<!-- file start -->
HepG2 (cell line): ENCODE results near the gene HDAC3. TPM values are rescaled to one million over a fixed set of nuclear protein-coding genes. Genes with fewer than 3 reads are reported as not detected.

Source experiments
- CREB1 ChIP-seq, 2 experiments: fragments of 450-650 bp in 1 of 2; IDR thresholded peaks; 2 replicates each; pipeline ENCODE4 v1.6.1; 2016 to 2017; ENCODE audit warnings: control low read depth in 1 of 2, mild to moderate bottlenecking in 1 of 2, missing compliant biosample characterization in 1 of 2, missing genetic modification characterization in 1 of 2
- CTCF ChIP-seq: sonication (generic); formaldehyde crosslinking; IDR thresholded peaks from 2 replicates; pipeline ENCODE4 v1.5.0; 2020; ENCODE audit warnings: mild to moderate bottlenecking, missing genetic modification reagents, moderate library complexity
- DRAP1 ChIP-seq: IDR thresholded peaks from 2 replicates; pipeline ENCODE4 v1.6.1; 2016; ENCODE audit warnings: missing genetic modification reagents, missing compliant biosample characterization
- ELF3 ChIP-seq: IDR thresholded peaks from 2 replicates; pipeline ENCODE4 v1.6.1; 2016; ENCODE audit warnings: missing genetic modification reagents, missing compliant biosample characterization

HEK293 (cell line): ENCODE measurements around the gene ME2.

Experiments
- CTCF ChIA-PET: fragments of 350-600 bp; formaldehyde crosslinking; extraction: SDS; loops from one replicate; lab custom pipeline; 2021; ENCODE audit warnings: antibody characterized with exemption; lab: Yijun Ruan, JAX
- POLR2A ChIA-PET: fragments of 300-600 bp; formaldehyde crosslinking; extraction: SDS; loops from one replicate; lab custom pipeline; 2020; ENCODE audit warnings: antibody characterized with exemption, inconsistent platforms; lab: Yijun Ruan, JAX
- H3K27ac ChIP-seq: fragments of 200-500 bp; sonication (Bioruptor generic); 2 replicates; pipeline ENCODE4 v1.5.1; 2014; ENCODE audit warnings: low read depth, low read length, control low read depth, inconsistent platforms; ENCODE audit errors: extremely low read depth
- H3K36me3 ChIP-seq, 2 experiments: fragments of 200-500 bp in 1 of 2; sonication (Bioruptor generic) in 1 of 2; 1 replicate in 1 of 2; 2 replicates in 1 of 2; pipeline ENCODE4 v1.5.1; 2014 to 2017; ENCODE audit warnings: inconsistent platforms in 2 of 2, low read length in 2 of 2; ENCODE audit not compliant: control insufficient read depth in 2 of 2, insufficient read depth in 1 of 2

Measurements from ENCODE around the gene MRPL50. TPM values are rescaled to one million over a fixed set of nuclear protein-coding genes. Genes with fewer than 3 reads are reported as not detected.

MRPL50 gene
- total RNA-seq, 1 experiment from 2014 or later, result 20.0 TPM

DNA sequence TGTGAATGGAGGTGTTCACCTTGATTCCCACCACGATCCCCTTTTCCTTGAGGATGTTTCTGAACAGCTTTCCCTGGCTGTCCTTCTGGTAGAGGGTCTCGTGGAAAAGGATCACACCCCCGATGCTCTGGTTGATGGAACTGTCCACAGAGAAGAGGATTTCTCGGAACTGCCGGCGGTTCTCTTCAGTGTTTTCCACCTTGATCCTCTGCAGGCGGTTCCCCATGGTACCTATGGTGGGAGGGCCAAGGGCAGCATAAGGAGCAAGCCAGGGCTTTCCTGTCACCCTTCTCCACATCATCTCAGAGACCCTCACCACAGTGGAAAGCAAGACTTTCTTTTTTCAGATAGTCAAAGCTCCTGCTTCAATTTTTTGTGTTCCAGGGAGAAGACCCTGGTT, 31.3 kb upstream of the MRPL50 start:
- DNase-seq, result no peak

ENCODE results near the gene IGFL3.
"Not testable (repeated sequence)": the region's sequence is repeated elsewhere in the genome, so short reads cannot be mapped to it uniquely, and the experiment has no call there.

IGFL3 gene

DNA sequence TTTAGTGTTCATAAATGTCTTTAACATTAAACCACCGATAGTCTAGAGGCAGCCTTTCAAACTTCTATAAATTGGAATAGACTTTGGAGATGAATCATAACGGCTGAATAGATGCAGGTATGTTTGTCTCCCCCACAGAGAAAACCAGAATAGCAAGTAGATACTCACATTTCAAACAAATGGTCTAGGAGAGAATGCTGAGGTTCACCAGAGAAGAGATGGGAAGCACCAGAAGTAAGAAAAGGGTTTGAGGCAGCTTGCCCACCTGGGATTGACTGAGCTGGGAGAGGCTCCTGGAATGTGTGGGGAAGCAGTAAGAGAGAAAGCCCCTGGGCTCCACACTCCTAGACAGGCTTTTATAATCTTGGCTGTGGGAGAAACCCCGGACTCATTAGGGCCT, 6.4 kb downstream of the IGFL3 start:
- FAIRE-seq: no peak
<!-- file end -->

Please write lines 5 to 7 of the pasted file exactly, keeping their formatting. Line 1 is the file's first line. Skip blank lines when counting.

- DRAP1 ChIP-seq: IDR thresholded peaks from 2 replicates; pipeline ENCODE4 v1.6.1; 2016; ENCODE audit warnings: missing genetic modification reagents, missing compliant biosample characterization
- ELF3 ChIP-seq: IDR thresholded peaks from 2 replicates; pipeline ENCODE4 v1.6.1; 2016; ENCODE audit warnings: missing genetic modification reagents, missing compliant biosample characterization

HEK293 (cell line): ENCODE measurements around the gene ME2.